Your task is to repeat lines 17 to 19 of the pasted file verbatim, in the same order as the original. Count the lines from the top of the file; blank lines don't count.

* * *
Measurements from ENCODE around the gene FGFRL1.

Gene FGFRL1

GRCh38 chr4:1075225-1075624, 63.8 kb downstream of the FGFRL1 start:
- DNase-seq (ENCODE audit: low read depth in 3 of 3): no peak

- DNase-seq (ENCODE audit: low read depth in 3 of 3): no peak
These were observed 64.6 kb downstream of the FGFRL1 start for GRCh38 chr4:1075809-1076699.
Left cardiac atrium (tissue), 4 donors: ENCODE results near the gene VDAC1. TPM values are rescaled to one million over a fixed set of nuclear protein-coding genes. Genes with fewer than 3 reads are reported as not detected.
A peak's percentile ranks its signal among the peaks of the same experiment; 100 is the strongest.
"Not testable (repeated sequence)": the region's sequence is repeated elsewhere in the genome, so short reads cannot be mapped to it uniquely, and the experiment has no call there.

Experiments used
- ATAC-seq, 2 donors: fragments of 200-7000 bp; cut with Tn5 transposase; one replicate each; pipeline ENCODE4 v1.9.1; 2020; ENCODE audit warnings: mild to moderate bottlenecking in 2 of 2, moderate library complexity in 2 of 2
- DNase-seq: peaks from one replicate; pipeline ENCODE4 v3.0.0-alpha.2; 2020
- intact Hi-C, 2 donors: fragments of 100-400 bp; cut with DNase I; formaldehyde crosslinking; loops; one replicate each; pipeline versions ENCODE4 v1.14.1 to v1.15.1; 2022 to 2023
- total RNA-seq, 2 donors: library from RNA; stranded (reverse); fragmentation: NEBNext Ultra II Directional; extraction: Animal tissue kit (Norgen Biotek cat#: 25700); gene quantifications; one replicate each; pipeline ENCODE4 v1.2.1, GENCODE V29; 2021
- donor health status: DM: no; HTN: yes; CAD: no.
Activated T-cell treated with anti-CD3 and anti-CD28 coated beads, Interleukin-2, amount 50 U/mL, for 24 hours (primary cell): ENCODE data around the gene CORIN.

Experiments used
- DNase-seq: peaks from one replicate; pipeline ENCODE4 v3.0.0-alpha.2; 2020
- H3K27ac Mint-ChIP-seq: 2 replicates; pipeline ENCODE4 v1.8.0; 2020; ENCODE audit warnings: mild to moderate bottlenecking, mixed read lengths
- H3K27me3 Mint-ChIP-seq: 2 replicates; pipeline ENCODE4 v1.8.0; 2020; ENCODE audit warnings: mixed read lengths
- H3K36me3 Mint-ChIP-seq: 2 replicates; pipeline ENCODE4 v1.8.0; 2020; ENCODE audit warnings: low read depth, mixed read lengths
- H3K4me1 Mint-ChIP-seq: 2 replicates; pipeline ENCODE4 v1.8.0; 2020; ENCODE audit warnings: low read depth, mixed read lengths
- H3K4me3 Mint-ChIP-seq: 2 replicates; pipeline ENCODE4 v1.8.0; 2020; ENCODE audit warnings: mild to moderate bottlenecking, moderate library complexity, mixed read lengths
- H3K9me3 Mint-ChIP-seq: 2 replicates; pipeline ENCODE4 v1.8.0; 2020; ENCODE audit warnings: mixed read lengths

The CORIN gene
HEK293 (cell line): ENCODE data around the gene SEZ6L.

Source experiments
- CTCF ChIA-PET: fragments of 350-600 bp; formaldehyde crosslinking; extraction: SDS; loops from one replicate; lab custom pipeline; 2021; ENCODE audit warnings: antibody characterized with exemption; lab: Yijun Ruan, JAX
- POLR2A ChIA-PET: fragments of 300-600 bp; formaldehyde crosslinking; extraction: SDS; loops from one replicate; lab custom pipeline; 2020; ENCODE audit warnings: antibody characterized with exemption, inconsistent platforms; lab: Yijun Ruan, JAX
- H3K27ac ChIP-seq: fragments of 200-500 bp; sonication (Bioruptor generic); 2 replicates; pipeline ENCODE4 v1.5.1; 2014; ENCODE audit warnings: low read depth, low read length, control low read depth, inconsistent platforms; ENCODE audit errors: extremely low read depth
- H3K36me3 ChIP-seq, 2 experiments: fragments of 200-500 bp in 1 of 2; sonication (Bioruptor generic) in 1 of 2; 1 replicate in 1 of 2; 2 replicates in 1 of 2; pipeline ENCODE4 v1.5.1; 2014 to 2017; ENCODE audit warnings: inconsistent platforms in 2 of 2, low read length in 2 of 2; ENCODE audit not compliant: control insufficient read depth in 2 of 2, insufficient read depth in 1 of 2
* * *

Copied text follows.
Experiments used
- DNase-seq: peaks from one replicate; pipeline ENCODE4 v3.0.0-alpha.2; 2020
- H3K27ac Mint-ChIP-seq: 2 replicates; pipeline ENCODE4 v1.8.0; 2020; ENCODE audit warnings: mild to moderate bottlenecking, mixed read lengths